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Sequencing Study Suggests Potential New Treatments for ALL Subset with Poor Response

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By Molika Ashford

A study by St. Jude Research Hospital and Washington University in St. Louis has discovered patterns of mutations in an aggressive subtype of acute lymphoblastic leukemia that suggest the cancer may respond to therapies used to treat a different hematologic cancer.

The group sequenced the whole genomes of patients with early T-cell precursor ALL, a subtype of ALL associated with a high risk of treatment failure. Reviewing the full list of mutations and their linked pathways, the group found that the overall spectrum of gene changes suggest the subtype may be less like other T-cell ALLs and more like acute myeloid leukemia. Because of this, drugs used more successfully in treating AML — either targeted or broadly chemotherapeutic — could improve the poor outcome of ETP ALL, the group reported.

The study was part of the Pediatric Cancer Genome Project, an effort spearheaded by St. Jude and Wash U to sequence the genomes of at least 600 childhood cancer patients. The researchers published their results earlier this month in Nature.

According to Charles Mullighan, a St. Jude pathologist and one of the study's corresponding authors, the findings are not conclusive enough to suggest that ETP ALL patients should begin any of these treatments right away, or which drugs might be the most beneficial.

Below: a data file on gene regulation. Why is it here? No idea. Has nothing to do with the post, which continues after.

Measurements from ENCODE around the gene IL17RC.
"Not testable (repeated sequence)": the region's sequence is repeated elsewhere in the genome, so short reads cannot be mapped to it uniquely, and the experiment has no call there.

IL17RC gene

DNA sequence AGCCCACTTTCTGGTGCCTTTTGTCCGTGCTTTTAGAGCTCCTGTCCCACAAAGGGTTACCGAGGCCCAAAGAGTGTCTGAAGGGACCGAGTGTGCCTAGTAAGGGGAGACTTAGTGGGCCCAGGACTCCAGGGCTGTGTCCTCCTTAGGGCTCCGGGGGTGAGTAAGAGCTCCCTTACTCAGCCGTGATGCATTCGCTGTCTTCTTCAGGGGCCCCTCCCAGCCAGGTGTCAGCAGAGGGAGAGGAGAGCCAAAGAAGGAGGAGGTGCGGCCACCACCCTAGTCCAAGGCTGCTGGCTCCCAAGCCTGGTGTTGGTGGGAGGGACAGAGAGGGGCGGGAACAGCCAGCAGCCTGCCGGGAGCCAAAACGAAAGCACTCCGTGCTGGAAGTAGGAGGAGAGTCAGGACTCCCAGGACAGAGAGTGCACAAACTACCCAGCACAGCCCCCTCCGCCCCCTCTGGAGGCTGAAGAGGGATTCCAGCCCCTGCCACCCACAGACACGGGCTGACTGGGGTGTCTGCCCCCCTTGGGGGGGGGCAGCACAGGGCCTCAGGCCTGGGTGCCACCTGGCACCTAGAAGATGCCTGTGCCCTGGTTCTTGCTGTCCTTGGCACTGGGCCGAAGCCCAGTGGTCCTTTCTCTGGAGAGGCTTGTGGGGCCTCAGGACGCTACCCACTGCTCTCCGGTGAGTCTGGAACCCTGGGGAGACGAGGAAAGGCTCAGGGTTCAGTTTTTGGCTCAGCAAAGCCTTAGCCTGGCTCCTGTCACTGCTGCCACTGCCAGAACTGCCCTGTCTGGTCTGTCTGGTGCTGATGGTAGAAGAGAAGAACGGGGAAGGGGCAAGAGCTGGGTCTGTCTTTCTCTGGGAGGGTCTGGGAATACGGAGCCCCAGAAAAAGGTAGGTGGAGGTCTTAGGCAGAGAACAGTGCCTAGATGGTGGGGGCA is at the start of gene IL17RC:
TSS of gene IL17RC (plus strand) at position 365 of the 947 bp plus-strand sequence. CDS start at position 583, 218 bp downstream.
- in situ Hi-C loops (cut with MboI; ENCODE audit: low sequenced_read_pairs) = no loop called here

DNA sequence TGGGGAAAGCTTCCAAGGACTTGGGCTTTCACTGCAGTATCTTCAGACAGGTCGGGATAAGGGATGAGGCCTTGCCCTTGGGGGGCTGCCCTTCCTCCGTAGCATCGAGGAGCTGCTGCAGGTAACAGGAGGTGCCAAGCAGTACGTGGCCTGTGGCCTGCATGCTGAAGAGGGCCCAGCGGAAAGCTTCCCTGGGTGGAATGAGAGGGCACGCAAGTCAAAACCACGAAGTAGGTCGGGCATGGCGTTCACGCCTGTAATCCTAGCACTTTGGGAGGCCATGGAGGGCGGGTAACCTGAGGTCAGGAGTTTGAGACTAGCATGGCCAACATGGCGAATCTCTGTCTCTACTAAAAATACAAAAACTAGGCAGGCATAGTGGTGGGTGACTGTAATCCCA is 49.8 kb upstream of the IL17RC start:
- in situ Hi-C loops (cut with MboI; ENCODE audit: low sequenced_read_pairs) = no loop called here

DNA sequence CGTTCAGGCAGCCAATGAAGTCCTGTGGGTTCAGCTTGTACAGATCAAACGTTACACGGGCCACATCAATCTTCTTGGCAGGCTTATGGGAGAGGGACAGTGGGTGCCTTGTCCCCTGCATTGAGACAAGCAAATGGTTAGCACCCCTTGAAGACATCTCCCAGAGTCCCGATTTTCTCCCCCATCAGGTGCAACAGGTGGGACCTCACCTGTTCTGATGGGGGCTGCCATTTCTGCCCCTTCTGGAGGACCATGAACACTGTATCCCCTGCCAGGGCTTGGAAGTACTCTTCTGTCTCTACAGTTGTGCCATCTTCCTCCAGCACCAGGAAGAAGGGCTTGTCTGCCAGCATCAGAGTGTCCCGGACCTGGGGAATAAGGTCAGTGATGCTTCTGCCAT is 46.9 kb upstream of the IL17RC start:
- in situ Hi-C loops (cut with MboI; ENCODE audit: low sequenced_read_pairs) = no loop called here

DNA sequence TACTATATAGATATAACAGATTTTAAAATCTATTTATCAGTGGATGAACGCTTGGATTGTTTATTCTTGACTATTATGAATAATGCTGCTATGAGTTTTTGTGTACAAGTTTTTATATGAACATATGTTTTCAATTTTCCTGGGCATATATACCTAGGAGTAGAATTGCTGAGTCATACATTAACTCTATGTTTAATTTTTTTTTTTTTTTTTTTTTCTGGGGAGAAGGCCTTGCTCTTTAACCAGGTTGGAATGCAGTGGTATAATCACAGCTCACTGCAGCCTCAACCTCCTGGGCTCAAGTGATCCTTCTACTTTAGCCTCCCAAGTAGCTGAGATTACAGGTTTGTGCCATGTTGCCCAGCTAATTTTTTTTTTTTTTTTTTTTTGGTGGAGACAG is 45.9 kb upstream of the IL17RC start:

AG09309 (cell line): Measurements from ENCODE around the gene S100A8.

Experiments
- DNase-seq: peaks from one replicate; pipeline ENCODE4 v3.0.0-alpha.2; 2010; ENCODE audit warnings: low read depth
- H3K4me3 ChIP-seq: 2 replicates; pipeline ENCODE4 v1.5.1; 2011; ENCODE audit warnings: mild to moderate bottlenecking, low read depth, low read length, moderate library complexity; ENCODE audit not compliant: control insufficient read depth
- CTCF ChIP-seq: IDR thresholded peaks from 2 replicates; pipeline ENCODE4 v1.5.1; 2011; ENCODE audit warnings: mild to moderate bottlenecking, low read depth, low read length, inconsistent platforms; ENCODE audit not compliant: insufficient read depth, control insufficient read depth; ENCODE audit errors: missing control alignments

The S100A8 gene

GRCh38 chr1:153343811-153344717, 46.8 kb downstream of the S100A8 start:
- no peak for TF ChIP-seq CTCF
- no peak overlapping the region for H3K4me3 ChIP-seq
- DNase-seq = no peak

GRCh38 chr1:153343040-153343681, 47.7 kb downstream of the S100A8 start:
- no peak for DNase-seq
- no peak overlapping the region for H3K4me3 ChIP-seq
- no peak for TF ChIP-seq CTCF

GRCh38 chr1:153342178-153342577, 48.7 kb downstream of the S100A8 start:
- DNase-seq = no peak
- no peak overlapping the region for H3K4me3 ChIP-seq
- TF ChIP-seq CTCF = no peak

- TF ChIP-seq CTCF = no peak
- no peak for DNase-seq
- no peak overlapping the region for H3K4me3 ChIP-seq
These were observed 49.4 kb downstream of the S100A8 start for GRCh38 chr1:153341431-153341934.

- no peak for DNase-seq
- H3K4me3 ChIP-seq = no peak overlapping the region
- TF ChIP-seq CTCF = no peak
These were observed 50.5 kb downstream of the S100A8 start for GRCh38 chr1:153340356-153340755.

However, the disease's aggressive course has spurred a lot of interest in the results, according to Mullighan. Patients with ETP ALL respond so poorly to current drug regimens, the group decided to include ETP ALL in the PCGP due to the "urgent" need to identify new treatments for these patients.

ETP ALL is a relatively rare cancer, Mullighan said, making up only about fifteen percent of T-cell ALLs, which are themselves only 15 percent of all ALL cases.

"It's not that we get a hundred of these every year at St. Jude. We only get a handful. So, how we change therapy has to be discussed very carefully because it may be we only get to choose one of these agents for the next year or so to see which one is the most rational," he explained.

"So we're not immediately testing one of these drugs but I think therapy will change to include a novel agent in a trial-based setting in the not-too-distant future," he said.

After Mullighan and his colleagues had little success using approaches such as SNP arrays and candidate gene sequencing to investigate the genetic lesions underlying the cancer subtype, they agreed that this was "an ideal group to sequence, as a very poor risk subtype, with little known about underlying genetics and an urgent need for new treatments."